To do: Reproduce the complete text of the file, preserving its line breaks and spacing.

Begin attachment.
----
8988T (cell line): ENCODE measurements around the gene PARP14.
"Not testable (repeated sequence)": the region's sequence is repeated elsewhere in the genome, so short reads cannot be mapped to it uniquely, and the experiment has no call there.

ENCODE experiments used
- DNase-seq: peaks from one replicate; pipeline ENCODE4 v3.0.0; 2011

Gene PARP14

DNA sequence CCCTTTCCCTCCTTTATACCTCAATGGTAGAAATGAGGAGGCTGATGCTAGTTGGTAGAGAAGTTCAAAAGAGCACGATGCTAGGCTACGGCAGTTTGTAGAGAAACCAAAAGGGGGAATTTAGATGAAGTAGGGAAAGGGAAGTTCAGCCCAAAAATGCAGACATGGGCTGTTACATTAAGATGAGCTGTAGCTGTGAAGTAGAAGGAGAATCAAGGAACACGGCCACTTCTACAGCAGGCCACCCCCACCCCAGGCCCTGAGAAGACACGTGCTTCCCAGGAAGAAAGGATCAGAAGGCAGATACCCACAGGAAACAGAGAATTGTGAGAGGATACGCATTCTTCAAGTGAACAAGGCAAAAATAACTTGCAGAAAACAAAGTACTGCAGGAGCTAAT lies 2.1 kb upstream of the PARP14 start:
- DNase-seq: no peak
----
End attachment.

8988T (cell line): ENCODE measurements around the gene PARP14.
"Not testable (repeated sequence)": the region's sequence is repeated elsewhere in the genome, so short reads cannot be mapped to it uniquely, and the experiment has no call there.

ENCODE experiments used
- DNase-seq: peaks from one replicate; pipeline ENCODE4 v3.0.0; 2011

Gene PARP14

DNA sequence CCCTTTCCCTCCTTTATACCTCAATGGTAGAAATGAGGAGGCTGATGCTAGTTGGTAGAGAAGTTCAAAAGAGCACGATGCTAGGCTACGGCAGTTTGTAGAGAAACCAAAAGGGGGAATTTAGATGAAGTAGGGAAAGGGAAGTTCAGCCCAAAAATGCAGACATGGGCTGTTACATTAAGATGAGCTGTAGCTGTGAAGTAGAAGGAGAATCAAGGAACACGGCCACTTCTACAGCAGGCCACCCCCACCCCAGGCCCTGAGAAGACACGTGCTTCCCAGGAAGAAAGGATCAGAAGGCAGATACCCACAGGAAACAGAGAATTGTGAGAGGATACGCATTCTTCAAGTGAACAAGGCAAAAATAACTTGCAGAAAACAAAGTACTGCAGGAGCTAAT lies 2.1 kb upstream of the PARP14 start:
- DNase-seq: no peak